The story jumps between two main characters; Kathy Ryan, a paranormal investigator, and Detective Jack Glazier. I’m not used to reading a story with multiple POVs, and at first, I found this a little distracting. Jumping between two POVs always throws me and takes a few paragraphs before I get back into the it, but there were sides to this plot that couldn’t be told from just one angle – especially during the final battle scenes – so it was necessary.

The only drawback I have deals with the deaths of four townsfolk. Ms. SanGiovanni goes into great detail about each of their deaths, but apart from showing how the creatures kill, it didn’t move the story forward and she could have left the other three out, as the characters who died were of no importance to the overall plot and were barely mentioned afterward, other than the fact they died.

Overall, this was a good story.

3 stars.

What’s on the eReader: Anne of Green Gables.

We’ve all seen the television mini-series from 1985, and during second lockdown I re-watched the 2017 show on Crave. When the series was cancelled I was very disappointed, so I decided to read the first book, and was pleasantly surprised to see that I’d already downloaded it on my tablet.

Anne of Green Gables is a beloved Canadian book that I feel every Canadian should read. Both the 1985 mini-series and 2017 show depicted the book wonderfully, and I was a little surprised to learn that Rachel Lynde was a Liberal supporter. I’ve seen both adaptations and am a fan, so it was easy enough to read along and remember how the scenes played out. I think that was the fun part for me; recalling both series as I read.

This book has all the charm that I expected, even if it doesn’t go into more detail. Personally, that’s what I liked about the tv. Series; that it told the story and then some. It gave the reader that extra bit of content that ‘could’ have happened, and was fun to watch, and unfortunately, reading the book after seeing both the mini-series and television show left me wanting more from the book version.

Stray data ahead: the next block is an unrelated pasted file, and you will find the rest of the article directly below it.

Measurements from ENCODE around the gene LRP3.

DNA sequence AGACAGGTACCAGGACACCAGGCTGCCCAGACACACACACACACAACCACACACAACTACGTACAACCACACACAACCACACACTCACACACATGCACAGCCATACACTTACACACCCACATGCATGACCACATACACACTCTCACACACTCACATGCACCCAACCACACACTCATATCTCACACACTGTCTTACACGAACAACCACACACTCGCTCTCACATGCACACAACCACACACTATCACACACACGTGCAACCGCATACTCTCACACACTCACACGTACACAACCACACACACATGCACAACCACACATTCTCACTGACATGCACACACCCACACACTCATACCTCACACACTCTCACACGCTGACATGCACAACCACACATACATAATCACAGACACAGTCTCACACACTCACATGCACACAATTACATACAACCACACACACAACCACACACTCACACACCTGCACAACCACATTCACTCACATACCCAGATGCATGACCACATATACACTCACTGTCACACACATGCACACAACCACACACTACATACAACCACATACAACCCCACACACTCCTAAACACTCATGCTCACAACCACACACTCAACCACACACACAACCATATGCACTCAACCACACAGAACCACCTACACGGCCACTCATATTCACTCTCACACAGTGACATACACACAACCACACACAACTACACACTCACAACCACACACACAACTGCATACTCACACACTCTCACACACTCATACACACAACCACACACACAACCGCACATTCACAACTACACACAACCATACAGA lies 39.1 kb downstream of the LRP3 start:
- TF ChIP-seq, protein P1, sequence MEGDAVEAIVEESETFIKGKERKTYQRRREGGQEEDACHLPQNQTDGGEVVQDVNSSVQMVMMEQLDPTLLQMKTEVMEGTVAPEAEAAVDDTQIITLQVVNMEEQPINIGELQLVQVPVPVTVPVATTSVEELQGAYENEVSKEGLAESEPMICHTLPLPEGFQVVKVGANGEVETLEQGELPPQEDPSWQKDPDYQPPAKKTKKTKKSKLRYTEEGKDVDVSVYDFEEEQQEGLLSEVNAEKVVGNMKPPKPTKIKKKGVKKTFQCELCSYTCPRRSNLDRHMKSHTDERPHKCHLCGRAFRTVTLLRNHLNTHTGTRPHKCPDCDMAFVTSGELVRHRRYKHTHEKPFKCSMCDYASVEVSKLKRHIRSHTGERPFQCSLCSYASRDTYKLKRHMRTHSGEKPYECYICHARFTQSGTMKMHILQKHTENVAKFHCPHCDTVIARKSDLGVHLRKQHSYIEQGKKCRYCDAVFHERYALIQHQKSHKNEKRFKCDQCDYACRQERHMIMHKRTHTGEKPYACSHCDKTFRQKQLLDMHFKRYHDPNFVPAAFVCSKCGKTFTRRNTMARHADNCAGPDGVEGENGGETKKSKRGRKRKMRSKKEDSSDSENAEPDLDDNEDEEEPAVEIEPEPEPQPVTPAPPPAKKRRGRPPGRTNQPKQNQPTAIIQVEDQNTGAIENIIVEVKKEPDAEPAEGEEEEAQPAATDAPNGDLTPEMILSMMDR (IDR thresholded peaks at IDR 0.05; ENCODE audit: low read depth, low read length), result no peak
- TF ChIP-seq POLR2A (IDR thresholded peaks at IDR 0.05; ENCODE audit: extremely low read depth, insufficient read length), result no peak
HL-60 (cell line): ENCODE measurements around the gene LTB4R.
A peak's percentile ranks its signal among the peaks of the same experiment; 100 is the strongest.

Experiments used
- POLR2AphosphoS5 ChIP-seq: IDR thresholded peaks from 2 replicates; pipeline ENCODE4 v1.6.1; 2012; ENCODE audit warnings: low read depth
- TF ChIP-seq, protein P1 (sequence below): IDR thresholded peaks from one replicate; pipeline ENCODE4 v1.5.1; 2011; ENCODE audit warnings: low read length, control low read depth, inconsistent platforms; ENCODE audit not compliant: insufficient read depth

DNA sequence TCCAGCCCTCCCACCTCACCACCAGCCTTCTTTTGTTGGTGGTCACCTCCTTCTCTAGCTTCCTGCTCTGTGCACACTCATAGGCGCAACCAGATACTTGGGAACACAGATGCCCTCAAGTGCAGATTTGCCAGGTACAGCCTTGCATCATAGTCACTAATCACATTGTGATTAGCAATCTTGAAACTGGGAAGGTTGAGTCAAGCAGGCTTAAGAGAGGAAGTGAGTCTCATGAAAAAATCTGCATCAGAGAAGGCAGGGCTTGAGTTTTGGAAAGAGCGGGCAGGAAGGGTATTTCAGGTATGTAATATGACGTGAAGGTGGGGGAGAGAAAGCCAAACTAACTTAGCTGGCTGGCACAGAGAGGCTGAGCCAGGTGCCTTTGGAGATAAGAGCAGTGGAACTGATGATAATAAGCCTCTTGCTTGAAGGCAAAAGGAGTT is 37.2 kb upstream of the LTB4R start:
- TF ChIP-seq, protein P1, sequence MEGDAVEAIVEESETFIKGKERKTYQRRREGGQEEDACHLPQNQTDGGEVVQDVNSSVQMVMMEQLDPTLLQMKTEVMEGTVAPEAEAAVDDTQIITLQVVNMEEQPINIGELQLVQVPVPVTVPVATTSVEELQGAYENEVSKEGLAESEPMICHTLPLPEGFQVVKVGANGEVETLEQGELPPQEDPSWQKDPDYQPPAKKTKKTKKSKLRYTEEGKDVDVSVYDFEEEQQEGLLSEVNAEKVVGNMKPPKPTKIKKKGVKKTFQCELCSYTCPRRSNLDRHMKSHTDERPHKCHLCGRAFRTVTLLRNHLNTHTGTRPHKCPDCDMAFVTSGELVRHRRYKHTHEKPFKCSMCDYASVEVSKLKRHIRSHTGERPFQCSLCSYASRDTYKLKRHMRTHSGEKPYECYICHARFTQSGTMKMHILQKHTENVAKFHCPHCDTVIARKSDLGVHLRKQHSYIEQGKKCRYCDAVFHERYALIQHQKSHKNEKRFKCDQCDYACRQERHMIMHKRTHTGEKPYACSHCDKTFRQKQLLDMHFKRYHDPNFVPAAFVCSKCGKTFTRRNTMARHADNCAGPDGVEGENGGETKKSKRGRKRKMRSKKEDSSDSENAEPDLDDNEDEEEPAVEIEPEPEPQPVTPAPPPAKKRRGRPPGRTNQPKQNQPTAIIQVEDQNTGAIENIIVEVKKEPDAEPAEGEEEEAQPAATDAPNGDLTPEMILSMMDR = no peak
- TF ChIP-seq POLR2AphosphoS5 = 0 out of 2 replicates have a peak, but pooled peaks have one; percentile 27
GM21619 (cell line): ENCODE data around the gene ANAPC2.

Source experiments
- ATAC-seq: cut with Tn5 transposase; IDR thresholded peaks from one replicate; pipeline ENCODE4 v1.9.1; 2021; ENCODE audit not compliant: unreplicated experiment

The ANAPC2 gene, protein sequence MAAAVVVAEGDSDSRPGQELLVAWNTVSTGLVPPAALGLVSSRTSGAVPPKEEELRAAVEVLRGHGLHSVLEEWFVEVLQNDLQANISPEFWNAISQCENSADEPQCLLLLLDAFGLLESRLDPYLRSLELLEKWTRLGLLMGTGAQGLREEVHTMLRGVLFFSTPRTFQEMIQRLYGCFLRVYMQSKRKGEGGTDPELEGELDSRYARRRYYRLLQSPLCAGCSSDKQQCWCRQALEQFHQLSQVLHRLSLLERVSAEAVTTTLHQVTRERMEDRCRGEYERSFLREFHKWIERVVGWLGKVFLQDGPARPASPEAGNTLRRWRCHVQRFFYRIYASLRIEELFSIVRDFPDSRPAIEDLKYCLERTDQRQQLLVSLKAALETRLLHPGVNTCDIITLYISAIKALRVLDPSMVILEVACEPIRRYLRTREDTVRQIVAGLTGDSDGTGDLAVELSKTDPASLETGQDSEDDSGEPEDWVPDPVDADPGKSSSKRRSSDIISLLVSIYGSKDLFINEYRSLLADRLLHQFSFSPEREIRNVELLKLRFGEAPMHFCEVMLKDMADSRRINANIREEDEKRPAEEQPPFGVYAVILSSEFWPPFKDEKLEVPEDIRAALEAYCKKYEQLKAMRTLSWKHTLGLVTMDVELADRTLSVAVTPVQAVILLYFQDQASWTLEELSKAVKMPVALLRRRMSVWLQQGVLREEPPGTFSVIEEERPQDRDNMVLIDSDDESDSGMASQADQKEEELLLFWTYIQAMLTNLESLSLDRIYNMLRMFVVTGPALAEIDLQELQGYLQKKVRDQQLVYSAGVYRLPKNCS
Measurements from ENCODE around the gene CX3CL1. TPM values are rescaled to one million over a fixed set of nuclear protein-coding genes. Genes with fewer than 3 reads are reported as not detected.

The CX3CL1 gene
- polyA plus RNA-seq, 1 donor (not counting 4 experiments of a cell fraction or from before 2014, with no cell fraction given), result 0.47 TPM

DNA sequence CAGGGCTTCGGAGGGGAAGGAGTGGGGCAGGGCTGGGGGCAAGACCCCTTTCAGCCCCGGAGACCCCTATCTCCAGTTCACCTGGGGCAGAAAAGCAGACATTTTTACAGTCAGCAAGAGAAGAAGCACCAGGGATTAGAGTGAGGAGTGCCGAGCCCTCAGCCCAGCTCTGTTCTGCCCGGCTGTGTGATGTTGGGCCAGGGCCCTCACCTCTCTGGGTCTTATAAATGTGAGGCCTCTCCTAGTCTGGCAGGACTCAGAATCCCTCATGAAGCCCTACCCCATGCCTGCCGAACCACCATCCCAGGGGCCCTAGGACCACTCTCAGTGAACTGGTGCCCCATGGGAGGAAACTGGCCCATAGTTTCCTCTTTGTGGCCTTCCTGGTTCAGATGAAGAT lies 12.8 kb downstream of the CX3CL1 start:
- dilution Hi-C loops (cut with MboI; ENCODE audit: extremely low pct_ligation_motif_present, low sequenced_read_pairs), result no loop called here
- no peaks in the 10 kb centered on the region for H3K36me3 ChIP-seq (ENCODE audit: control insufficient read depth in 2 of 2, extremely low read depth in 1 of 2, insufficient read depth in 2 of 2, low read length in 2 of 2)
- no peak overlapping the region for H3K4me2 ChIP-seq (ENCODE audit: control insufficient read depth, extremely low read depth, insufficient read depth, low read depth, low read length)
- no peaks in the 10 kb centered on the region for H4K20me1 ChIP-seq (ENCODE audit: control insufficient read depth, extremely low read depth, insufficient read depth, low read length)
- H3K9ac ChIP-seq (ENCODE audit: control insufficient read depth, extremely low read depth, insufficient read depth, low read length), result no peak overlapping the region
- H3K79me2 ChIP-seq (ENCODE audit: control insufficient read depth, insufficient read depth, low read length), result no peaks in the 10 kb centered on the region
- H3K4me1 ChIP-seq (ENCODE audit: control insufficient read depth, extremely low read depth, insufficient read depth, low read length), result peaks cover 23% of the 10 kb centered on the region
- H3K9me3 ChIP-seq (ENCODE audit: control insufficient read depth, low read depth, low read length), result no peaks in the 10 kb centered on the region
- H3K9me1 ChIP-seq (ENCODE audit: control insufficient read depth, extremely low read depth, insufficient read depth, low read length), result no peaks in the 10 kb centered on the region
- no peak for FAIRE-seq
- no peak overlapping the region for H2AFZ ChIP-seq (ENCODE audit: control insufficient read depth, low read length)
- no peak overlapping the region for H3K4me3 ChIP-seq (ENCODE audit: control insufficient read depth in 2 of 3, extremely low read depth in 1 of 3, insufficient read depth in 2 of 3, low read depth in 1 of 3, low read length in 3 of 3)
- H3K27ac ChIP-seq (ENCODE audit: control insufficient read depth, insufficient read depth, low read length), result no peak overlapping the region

I’m pretty sure I’ll continue with the series, but I don’t think right away. I have a lot of other books in my TBR pile and I’d like to try and get through the first, but the temptation to keep reading the series is powerful. I read this on a whim and I am glad because it let me see the story that the author wanted people to see, instead of someone’s interpretation. Not that the mini-series and tv show isn’t good, but it’s nice to get caught up in the original material.

What’s on the eReader.

The Wailoa Waltz (The Noelani Lee Mysteries Book 6)

Blurb: For Hawaiian PI Noelani Lee, a typical Wednesday morning begins like any other day. But a bizarre series of events propels her into a case rife with disjointed family dynamics, unsettled scores, and murder.

It all starts when an elderly survivor of the 1960 tsunami asks Noelani to find her lost maneki**neko, or Japanese lucky cat. One problem: the ceramic figurine has been missing for 30 years. But before she can say “no,” Noelani is caught in a grudge-fueled tug-of-war between the scions of two once-powerful organized crime families, who also want the cat, and a shadowy former underworld kingpin, whose motives are less than transparent.

In taking a case she doesn’t want and would be better off avoiding, Noelani finds a connection between the missing cat and a decades-old unsolved murder—and an unexpected, unwanted, and gut-wrenching family reunion.

Publisher & Date: Self Published via distributors November 5, 2019.

Book Link: https://www.amazon.com/Wailoa-Waltz-Noelani-Lee-Mysteries/dp/1709437774



With the pandemic raging I decided to take the time and branch off into genres I don’t normally read, and I started with a crime mystery.